And as a related question, the capex, I know you mentioned you tweaked it down in terms of dollars and modestly in terms of the unit openings, I’m wondering whether that’s at all a sign of future - I know you talk about maybe accelerating the pace of openings and whether this tweak might not be to signal that maybe things are slowing a little bit, or maybe you want to shift to more remodels and less new units. So, how you think about that.

Peter Bensen

I’ll talk about the capex, and Don will probably have a perspective on the franchising percentages. Really, the change in our capex this year has really been a short term thing. It speaks nothing about our view of the future. As we look at the environment, most of the unit cuts have come from China and some of the emerging markets in APMEA. So virtually all of the dollar variance from our original budget to our revised outlook is coming from APMEA.

Europe will be on their opening budget, U.S. and the other areas of the world will hit. So it’s really in China and some of these emerging markets where we’re looking at where the projects were. In a lot of these countries, we rely in other retail development and housing development and some of the other development activity in the marketplace to create the traffic generators. And if they’re delayed or behind schedule, there’s been years where we would go ahead and open the restaurants anyway, knowing that that demand would be coming.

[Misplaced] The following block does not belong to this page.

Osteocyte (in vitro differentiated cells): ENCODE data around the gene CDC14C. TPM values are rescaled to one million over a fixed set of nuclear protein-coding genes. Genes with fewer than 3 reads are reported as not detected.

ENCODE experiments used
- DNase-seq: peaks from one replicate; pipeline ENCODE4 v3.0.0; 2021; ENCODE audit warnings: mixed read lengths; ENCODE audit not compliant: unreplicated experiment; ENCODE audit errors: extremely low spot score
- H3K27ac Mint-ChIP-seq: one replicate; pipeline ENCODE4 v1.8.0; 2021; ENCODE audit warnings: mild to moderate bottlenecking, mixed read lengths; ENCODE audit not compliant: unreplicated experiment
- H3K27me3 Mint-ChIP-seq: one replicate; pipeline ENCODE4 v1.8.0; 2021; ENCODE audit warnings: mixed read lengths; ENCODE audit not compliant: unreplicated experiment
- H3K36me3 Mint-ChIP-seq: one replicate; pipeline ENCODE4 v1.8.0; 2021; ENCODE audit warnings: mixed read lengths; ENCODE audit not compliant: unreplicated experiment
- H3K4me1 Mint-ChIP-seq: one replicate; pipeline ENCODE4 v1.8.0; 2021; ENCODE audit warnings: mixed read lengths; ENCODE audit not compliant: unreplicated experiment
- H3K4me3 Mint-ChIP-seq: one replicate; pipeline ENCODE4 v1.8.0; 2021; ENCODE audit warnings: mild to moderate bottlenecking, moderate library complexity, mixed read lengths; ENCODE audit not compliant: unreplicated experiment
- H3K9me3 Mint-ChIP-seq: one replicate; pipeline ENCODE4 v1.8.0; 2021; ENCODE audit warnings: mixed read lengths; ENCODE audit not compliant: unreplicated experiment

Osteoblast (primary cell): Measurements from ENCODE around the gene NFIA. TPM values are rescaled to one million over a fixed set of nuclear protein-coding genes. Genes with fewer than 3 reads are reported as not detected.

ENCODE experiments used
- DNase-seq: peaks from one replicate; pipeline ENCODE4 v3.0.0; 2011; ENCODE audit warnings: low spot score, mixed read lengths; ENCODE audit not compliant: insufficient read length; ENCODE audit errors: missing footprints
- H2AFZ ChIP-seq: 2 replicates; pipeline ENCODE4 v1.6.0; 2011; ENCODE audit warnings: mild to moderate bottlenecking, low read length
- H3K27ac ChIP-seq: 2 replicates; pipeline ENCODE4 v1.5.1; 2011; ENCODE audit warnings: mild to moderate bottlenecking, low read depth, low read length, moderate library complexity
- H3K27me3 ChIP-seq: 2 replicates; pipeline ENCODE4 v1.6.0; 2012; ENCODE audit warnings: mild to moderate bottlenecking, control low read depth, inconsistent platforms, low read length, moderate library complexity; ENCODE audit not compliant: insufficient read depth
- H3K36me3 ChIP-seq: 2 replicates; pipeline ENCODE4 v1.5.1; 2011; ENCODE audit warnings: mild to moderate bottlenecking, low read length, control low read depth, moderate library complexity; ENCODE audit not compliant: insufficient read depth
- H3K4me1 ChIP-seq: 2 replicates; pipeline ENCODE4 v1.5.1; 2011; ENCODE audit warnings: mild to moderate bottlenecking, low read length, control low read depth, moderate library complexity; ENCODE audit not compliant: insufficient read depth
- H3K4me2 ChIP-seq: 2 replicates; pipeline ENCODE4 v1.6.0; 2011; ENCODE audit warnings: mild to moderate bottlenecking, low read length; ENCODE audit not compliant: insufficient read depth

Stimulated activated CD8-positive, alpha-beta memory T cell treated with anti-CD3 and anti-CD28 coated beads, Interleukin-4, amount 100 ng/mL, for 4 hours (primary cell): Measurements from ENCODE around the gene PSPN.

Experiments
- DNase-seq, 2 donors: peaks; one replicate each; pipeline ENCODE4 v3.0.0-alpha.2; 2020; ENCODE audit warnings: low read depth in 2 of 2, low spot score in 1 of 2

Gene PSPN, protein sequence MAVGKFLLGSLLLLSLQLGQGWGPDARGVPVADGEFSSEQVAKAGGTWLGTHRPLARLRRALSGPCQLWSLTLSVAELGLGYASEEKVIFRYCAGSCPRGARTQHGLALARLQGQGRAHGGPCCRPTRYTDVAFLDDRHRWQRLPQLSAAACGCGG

And this year we’re just taking a little more prudent look at those kind of projects in light of the sales environment, to say, you know what, we’ll hold off and wait for those traffic generators to open or those projects to continue before we’ll open the restaurant. So it’s really just some fine tuning and not an indication of going forward we’re looking to change our capex mix more toward reimaging and backing off of openings. We still think there’s plenty of opportunity to grow to the market potential in several of these countries by opening new units.

Don Thompson

And relative to franchising, as we move forward, your point is appropriate, we continue to look at opportunities. So today we’re 81% franchised globally, 19% company operated. We continue, particularly across areas we’re growing in such as APMEA, we’ll be continuing to leverage our DLs, to look for new DLs as we’re doing across China. We’re continuing to move forward conventional franchisees and conventional licensing. And so we continue to do that. APMEA will continue to see more franchising across the market.